Another good trick is to use the smart phone instead of the laptop. Mobile apps are designed for narrow bandwidth, and you can do quite a lot with a tablet or phone. For things like banking, short emails, and social network updates, today’s smart phone apps are definitely a great way to go.
This bandwidth situation reminds me of the constant battle between hardware engineers and software engineers. Ever since computers were invented, software engineers have always wanted to design programming that outstripped the capabilities of the hardware. This spawned a famous saying (at least in computer geek circles): “No matter how clever the hardware boys are, the software boys piss it away.” This is why your new 2013 computer doesn’t boot up faster than your 1998 computer, even though the hardware is nearly 1,000 times faster.
It’s the same with the network. The 4G LTE network I’m using can be up to 30 times faster than the 3G network it replaced, but we’re all using a lot more data than before, too. In 2008 we had a couple of laptops, one of which was rarely used. Now we have six mobile devices and when we are traveling all of them are heavily used. We’re hardly unique in that respect, especially among travelers.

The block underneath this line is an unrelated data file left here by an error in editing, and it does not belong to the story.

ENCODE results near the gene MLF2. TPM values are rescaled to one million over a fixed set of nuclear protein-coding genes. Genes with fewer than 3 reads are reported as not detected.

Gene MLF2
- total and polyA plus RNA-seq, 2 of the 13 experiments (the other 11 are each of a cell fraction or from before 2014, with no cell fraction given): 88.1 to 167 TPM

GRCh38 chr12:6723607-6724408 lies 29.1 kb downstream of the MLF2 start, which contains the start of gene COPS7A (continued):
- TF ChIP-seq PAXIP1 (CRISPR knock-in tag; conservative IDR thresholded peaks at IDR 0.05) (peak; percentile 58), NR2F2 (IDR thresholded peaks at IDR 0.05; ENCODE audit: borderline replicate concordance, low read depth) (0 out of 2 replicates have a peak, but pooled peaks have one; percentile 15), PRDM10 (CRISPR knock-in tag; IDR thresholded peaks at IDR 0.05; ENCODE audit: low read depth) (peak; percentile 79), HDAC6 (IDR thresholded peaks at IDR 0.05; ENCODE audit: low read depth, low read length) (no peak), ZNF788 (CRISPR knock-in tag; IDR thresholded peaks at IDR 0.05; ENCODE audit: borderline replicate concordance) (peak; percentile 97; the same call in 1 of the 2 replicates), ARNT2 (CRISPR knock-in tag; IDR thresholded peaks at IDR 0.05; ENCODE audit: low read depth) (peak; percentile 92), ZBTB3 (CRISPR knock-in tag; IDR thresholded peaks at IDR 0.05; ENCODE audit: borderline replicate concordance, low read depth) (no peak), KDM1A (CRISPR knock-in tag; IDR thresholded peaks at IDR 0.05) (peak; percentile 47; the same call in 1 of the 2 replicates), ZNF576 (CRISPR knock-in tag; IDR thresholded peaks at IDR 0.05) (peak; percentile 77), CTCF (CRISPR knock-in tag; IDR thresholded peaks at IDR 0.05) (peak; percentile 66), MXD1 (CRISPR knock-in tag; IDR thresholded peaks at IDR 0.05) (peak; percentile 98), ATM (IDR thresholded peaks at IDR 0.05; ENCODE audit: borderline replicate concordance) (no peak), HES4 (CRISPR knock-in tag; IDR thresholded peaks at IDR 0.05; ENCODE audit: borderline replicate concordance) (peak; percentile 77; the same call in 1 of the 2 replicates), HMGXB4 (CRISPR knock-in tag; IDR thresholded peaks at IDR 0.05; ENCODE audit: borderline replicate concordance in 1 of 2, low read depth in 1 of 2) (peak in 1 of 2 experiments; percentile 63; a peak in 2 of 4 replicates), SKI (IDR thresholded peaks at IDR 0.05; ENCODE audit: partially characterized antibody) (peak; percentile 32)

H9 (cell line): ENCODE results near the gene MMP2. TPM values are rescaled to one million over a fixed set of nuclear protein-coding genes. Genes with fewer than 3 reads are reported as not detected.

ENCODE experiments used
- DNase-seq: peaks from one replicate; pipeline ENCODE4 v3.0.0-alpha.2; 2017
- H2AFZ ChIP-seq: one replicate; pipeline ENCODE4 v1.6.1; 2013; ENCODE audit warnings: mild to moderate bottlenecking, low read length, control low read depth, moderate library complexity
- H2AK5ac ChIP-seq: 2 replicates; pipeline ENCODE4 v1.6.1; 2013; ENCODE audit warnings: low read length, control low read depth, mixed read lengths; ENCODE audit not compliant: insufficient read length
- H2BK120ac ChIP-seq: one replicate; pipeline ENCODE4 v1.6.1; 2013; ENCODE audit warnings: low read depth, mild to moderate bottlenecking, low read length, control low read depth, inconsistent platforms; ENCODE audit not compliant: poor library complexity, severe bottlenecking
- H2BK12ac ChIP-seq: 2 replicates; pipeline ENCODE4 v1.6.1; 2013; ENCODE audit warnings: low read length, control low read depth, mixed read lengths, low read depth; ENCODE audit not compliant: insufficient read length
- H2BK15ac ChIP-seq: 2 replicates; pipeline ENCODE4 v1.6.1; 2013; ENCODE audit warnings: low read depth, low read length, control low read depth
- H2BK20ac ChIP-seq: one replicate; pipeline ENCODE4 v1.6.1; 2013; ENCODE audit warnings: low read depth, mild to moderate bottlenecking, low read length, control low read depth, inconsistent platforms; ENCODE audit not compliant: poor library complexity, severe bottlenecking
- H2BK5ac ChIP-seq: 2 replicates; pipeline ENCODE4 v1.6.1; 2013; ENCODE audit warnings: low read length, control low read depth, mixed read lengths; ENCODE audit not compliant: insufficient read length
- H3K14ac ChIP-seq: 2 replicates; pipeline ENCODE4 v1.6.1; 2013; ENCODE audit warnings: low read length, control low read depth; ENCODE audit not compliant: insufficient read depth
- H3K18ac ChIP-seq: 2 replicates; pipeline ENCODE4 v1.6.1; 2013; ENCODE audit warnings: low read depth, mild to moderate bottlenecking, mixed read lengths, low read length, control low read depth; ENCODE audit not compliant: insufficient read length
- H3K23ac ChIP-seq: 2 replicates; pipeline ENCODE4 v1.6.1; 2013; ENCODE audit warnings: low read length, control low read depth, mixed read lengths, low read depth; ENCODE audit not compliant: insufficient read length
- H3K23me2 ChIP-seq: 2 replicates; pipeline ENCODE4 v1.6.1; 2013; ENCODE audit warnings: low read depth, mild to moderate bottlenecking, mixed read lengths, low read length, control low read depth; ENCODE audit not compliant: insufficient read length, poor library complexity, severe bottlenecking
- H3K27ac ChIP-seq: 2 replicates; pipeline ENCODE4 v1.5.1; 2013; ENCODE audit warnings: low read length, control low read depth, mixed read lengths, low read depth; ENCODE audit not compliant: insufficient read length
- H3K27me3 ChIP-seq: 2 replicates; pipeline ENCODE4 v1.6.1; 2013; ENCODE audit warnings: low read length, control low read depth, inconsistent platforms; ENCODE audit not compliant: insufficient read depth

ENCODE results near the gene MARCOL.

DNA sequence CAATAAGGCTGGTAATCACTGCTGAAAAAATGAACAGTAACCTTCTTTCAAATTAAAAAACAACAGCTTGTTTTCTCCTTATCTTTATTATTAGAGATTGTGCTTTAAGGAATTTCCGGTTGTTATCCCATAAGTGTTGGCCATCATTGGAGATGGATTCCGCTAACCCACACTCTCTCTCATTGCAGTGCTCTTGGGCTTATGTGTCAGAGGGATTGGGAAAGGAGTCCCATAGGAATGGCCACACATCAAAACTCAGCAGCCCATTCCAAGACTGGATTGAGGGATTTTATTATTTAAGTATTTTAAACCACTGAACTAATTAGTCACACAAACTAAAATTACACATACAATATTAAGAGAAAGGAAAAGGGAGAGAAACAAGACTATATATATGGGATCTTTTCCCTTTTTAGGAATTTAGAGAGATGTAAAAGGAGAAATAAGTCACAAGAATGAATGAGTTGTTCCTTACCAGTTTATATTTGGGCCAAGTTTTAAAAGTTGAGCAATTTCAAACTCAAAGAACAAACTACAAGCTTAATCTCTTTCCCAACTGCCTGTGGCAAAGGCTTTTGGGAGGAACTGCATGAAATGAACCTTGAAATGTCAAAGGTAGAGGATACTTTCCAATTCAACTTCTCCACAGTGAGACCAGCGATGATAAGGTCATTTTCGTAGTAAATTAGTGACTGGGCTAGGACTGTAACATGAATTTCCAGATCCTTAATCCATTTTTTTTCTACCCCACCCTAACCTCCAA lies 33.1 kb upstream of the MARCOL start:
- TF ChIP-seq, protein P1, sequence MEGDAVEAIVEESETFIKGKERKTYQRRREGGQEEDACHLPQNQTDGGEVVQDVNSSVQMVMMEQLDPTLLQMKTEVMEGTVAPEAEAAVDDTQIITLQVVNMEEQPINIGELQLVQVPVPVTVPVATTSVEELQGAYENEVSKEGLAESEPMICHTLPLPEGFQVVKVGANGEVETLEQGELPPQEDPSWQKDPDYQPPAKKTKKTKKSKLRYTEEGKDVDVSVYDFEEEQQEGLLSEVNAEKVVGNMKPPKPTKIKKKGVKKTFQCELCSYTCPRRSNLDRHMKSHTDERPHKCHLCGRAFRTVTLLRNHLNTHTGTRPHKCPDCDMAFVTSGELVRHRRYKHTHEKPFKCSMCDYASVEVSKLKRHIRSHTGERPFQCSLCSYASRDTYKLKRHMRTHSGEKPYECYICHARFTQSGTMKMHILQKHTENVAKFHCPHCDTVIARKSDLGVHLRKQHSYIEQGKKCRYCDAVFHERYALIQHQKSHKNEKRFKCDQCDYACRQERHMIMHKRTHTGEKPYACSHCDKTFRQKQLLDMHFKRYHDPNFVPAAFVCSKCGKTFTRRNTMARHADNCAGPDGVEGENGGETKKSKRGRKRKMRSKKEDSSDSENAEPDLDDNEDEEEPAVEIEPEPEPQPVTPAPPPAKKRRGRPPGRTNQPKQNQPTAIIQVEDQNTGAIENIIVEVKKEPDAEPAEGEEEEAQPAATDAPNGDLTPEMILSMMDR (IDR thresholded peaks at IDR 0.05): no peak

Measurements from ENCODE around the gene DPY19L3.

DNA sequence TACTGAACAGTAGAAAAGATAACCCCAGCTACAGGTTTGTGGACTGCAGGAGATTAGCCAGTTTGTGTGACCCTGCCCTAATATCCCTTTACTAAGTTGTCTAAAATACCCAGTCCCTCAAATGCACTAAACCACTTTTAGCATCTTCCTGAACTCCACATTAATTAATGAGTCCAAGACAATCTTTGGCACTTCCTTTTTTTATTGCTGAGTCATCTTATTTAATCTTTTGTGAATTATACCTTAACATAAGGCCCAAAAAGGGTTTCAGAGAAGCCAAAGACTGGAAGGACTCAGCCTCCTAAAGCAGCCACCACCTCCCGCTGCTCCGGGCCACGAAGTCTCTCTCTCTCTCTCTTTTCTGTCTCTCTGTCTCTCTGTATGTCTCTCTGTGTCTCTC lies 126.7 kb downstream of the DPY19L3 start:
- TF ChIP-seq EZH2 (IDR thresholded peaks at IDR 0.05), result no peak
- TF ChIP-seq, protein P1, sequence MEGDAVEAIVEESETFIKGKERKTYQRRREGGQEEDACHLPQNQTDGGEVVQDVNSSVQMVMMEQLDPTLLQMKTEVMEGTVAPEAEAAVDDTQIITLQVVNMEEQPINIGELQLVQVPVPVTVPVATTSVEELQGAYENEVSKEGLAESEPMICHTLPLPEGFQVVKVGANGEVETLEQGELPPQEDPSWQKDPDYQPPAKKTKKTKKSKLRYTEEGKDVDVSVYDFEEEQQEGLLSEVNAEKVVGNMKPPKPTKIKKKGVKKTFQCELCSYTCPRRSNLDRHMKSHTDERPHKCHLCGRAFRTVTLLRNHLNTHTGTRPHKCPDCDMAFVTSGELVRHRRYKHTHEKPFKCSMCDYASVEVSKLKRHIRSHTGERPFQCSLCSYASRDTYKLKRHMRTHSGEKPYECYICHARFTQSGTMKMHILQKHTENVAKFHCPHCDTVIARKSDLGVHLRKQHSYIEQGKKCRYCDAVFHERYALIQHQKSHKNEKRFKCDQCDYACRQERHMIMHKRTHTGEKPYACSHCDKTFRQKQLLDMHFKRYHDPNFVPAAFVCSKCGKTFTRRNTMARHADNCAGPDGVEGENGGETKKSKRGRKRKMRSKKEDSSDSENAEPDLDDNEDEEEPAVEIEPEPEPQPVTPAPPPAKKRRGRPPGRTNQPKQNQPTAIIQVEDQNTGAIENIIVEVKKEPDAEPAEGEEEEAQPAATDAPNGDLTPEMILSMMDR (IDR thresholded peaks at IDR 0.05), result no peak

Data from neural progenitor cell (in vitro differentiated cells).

The problem is worsened by the software boys’ relentless attempts to get us to do everything “in the cloud.” This means all of our commonly used applications automatically connect to the Internet to check for updates, download advertisements, and synchronize files. This is frustrating when you are paying for every gigabyte of data, and it slows things down. I make it a mission to find and kill programs that insist on sending large amounts of data without explicit permission. You’d probably be surprised how many there are on your laptop and cell phone.
I don’t expect this problem to get much better. Cellular networks have come a long way, but as they gain, there’s always some new application that will suck up every bit of excess bandwidth plus some. The “arms race” for serious mobile workers will continue.
This trip I’m not going to be a contender in the battle, because I’m in the Caravel and it doesn’t have a rooftop antenna nor a signal booster. It also doesn’t have a solar panel, so I’m limited to what I can do with one little Group 24 battery. When I move to the boondocking spot among all those hard-core mobile workers, my best move will be to go for a hike somewhere in the vast desert where cell signals don’t penetrate anyway. So that’s what I’m going to do … tomorrow.